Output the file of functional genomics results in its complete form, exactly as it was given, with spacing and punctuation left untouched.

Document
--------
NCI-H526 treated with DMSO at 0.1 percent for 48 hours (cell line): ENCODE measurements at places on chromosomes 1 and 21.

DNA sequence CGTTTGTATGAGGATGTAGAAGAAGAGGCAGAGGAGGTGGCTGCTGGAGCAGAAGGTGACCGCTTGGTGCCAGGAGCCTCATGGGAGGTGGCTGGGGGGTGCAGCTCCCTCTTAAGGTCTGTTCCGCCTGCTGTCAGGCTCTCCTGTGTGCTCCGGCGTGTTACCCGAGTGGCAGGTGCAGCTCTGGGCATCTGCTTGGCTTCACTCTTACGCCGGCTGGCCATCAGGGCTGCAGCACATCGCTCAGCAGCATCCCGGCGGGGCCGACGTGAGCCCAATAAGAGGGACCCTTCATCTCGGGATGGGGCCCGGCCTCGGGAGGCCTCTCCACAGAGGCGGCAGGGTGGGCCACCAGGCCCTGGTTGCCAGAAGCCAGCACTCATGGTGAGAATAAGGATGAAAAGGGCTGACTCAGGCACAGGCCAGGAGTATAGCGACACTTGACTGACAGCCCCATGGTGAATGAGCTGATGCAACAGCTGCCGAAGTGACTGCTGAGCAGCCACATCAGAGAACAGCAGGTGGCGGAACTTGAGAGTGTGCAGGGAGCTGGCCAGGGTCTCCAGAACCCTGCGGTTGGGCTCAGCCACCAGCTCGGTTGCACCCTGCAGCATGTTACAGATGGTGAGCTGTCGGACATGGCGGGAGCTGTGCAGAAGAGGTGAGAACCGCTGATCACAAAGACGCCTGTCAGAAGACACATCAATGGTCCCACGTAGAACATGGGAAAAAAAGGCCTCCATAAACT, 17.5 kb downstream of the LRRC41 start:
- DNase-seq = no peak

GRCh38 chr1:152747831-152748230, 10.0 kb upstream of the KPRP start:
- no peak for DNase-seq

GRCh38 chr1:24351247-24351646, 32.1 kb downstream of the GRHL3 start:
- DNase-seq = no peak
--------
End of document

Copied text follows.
NCI-H526 treated with DMSO at 0.1 percent for 48 hours (cell line): ENCODE measurements at places on chromosomes 1 and 21.

DNA sequence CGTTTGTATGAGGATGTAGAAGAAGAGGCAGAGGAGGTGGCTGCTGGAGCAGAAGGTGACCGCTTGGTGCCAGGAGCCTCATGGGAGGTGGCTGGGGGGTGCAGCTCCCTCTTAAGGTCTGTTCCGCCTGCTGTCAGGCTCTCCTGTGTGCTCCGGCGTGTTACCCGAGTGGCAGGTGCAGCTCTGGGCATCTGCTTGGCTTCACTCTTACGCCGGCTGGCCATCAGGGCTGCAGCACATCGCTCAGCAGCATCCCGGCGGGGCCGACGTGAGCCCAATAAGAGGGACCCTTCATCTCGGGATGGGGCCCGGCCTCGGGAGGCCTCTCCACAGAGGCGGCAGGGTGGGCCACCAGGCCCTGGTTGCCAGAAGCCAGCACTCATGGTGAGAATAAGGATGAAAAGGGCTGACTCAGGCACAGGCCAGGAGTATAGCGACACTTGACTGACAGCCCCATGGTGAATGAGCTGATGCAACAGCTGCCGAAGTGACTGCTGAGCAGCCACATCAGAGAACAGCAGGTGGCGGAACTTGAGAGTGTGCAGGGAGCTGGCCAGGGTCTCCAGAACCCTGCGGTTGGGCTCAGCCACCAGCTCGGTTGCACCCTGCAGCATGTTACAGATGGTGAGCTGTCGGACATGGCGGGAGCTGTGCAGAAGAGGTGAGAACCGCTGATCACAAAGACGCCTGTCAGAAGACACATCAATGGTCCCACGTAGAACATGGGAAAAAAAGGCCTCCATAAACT, 17.5 kb downstream of the LRRC41 start:
- DNase-seq = no peak

GRCh38 chr1:152747831-152748230, 10.0 kb upstream of the KPRP start:
- no peak for DNase-seq

GRCh38 chr1:24351247-24351646, 32.1 kb downstream of the GRHL3 start:
- DNase-seq = no peak